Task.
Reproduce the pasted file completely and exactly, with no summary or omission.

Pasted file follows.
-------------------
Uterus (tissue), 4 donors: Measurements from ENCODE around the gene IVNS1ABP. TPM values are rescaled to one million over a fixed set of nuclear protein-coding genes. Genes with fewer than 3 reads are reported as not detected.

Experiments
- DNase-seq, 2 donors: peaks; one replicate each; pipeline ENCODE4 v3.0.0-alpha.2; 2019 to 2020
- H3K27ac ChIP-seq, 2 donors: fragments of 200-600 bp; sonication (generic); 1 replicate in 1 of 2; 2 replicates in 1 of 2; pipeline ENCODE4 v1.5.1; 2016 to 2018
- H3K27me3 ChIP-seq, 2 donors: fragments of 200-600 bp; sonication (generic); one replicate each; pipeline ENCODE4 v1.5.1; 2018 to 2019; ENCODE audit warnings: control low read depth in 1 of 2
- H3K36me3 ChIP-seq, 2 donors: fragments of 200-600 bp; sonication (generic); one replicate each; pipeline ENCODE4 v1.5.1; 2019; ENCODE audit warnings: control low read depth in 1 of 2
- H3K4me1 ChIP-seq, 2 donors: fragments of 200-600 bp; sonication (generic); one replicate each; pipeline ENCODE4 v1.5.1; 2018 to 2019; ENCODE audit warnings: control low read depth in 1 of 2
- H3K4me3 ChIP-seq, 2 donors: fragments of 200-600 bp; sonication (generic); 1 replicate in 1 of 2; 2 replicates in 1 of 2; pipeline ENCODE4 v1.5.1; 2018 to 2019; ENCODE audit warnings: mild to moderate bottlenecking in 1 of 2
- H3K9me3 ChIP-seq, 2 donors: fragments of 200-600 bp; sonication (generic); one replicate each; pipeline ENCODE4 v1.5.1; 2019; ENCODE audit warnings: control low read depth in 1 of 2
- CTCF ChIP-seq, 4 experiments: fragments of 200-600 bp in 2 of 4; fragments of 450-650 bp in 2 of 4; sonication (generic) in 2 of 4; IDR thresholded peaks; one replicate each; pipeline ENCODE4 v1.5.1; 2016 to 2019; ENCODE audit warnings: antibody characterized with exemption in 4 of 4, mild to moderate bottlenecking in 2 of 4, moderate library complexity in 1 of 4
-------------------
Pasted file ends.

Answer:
Uterus (tissue), 4 donors: Measurements from ENCODE around the gene IVNS1ABP. TPM values are rescaled to one million over a fixed set of nuclear protein-coding genes. Genes with fewer than 3 reads are reported as not detected.

Experiments
- DNase-seq, 2 donors: peaks; one replicate each; pipeline ENCODE4 v3.0.0-alpha.2; 2019 to 2020
- H3K27ac ChIP-seq, 2 donors: fragments of 200-600 bp; sonication (generic); 1 replicate in 1 of 2; 2 replicates in 1 of 2; pipeline ENCODE4 v1.5.1; 2016 to 2018
- H3K27me3 ChIP-seq, 2 donors: fragments of 200-600 bp; sonication (generic); one replicate each; pipeline ENCODE4 v1.5.1; 2018 to 2019; ENCODE audit warnings: control low read depth in 1 of 2
- H3K36me3 ChIP-seq, 2 donors: fragments of 200-600 bp; sonication (generic); one replicate each; pipeline ENCODE4 v1.5.1; 2019; ENCODE audit warnings: control low read depth in 1 of 2
- H3K4me1 ChIP-seq, 2 donors: fragments of 200-600 bp; sonication (generic); one replicate each; pipeline ENCODE4 v1.5.1; 2018 to 2019; ENCODE audit warnings: control low read depth in 1 of 2
- H3K4me3 ChIP-seq, 2 donors: fragments of 200-600 bp; sonication (generic); 1 replicate in 1 of 2; 2 replicates in 1 of 2; pipeline ENCODE4 v1.5.1; 2018 to 2019; ENCODE audit warnings: mild to moderate bottlenecking in 1 of 2
- H3K9me3 ChIP-seq, 2 donors: fragments of 200-600 bp; sonication (generic); one replicate each; pipeline ENCODE4 v1.5.1; 2019; ENCODE audit warnings: control low read depth in 1 of 2
- CTCF ChIP-seq, 4 experiments: fragments of 200-600 bp in 2 of 4; fragments of 450-650 bp in 2 of 4; sonication (generic) in 2 of 4; IDR thresholded peaks; one replicate each; pipeline ENCODE4 v1.5.1; 2016 to 2019; ENCODE audit warnings: antibody characterized with exemption in 4 of 4, mild to moderate bottlenecking in 2 of 4, moderate library complexity in 1 of 4